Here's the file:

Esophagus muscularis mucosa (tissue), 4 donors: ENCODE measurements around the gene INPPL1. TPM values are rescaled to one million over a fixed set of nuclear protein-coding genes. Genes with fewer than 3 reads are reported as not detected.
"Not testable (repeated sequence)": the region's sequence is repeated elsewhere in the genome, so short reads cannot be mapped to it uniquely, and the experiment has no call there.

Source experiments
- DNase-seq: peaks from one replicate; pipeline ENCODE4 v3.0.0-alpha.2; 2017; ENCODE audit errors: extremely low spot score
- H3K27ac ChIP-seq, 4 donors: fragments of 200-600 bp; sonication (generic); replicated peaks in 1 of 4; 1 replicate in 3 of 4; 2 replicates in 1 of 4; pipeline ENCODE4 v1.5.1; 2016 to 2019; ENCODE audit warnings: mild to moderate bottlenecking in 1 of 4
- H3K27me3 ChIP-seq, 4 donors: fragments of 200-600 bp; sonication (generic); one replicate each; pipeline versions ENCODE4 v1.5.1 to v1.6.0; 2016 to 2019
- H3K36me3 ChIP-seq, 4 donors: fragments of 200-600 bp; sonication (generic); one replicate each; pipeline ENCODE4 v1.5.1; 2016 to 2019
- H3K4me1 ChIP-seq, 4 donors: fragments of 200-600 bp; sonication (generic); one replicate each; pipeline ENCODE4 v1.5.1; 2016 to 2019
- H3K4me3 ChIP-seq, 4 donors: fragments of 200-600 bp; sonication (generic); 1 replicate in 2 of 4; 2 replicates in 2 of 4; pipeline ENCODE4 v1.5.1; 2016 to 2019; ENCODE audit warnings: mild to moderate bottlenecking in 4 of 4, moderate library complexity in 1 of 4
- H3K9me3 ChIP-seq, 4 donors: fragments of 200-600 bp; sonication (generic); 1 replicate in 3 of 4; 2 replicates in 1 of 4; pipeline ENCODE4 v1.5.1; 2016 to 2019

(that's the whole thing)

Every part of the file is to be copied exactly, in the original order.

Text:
Esophagus muscularis mucosa (tissue), 4 donors: ENCODE measurements around the gene INPPL1. TPM values are rescaled to one million over a fixed set of nuclear protein-coding genes. Genes with fewer than 3 reads are reported as not detected.
"Not testable (repeated sequence)": the region's sequence is repeated elsewhere in the genome, so short reads cannot be mapped to it uniquely, and the experiment has no call there.

Source experiments
- DNase-seq: peaks from one replicate; pipeline ENCODE4 v3.0.0-alpha.2; 2017; ENCODE audit errors: extremely low spot score
- H3K27ac ChIP-seq, 4 donors: fragments of 200-600 bp; sonication (generic); replicated peaks in 1 of 4; 1 replicate in 3 of 4; 2 replicates in 1 of 4; pipeline ENCODE4 v1.5.1; 2016 to 2019; ENCODE audit warnings: mild to moderate bottlenecking in 1 of 4
- H3K27me3 ChIP-seq, 4 donors: fragments of 200-600 bp; sonication (generic); one replicate each; pipeline versions ENCODE4 v1.5.1 to v1.6.0; 2016 to 2019
- H3K36me3 ChIP-seq, 4 donors: fragments of 200-600 bp; sonication (generic); one replicate each; pipeline ENCODE4 v1.5.1; 2016 to 2019
- H3K4me1 ChIP-seq, 4 donors: fragments of 200-600 bp; sonication (generic); one replicate each; pipeline ENCODE4 v1.5.1; 2016 to 2019
- H3K4me3 ChIP-seq, 4 donors: fragments of 200-600 bp; sonication (generic); 1 replicate in 2 of 4; 2 replicates in 2 of 4; pipeline ENCODE4 v1.5.1; 2016 to 2019; ENCODE audit warnings: mild to moderate bottlenecking in 4 of 4, moderate library complexity in 1 of 4
- H3K9me3 ChIP-seq, 4 donors: fragments of 200-600 bp; sonication (generic); 1 replicate in 3 of 4; 2 replicates in 1 of 4; pipeline ENCODE4 v1.5.1; 2016 to 2019